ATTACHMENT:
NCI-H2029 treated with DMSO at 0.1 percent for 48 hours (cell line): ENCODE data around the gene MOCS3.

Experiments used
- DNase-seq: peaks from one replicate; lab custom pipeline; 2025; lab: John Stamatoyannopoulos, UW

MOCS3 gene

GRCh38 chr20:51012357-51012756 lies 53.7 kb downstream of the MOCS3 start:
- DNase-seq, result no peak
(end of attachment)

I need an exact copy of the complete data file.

NCI-H2029 treated with DMSO at 0.1 percent for 48 hours (cell line): ENCODE data around the gene MOCS3.

Experiments used
- DNase-seq: peaks from one replicate; lab custom pipeline; 2025; lab: John Stamatoyannopoulos, UW

MOCS3 gene

GRCh38 chr20:51012357-51012756 lies 53.7 kb downstream of the MOCS3 start:
- DNase-seq, result no peak